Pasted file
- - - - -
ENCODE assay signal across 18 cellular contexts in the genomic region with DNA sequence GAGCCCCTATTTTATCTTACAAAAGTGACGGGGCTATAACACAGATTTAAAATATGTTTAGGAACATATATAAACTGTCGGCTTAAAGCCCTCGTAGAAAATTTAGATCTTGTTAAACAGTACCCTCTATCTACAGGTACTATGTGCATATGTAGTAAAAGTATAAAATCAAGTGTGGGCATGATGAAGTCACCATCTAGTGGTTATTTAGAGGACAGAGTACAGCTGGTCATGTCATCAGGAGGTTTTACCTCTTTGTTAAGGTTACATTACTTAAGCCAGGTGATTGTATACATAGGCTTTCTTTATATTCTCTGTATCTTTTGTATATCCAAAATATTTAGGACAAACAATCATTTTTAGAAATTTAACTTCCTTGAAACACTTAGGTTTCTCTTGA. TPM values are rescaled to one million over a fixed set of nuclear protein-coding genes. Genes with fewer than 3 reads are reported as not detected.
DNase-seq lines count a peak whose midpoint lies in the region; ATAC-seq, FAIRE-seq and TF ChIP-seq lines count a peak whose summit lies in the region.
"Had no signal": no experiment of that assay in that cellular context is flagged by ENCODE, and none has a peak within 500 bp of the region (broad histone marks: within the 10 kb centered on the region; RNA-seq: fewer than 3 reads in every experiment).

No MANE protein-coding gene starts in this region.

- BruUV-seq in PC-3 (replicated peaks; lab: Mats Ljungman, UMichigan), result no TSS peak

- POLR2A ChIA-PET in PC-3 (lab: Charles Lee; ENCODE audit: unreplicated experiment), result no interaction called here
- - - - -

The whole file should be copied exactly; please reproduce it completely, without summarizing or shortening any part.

ENCODE assay signal across 18 cellular contexts in the genomic region with DNA sequence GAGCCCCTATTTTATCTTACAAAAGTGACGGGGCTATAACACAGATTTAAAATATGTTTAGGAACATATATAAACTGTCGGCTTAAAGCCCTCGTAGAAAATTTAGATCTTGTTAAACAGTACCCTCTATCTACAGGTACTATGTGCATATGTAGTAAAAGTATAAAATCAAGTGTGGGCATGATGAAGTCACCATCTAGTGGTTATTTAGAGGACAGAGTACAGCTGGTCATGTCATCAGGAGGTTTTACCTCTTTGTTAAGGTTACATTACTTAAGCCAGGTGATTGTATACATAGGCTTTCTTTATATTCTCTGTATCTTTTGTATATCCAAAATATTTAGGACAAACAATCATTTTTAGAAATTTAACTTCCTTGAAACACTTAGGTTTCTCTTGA. TPM values are rescaled to one million over a fixed set of nuclear protein-coding genes. Genes with fewer than 3 reads are reported as not detected.
DNase-seq lines count a peak whose midpoint lies in the region; ATAC-seq, FAIRE-seq and TF ChIP-seq lines count a peak whose summit lies in the region.
"Had no signal": no experiment of that assay in that cellular context is flagged by ENCODE, and none has a peak within 500 bp of the region (broad histone marks: within the 10 kb centered on the region; RNA-seq: fewer than 3 reads in every experiment).

No MANE protein-coding gene starts in this region.

- BruUV-seq in PC-3 (replicated peaks; lab: Mats Ljungman, UMichigan), result no TSS peak

- POLR2A ChIA-PET in PC-3 (lab: Charles Lee; ENCODE audit: unreplicated experiment), result no interaction called here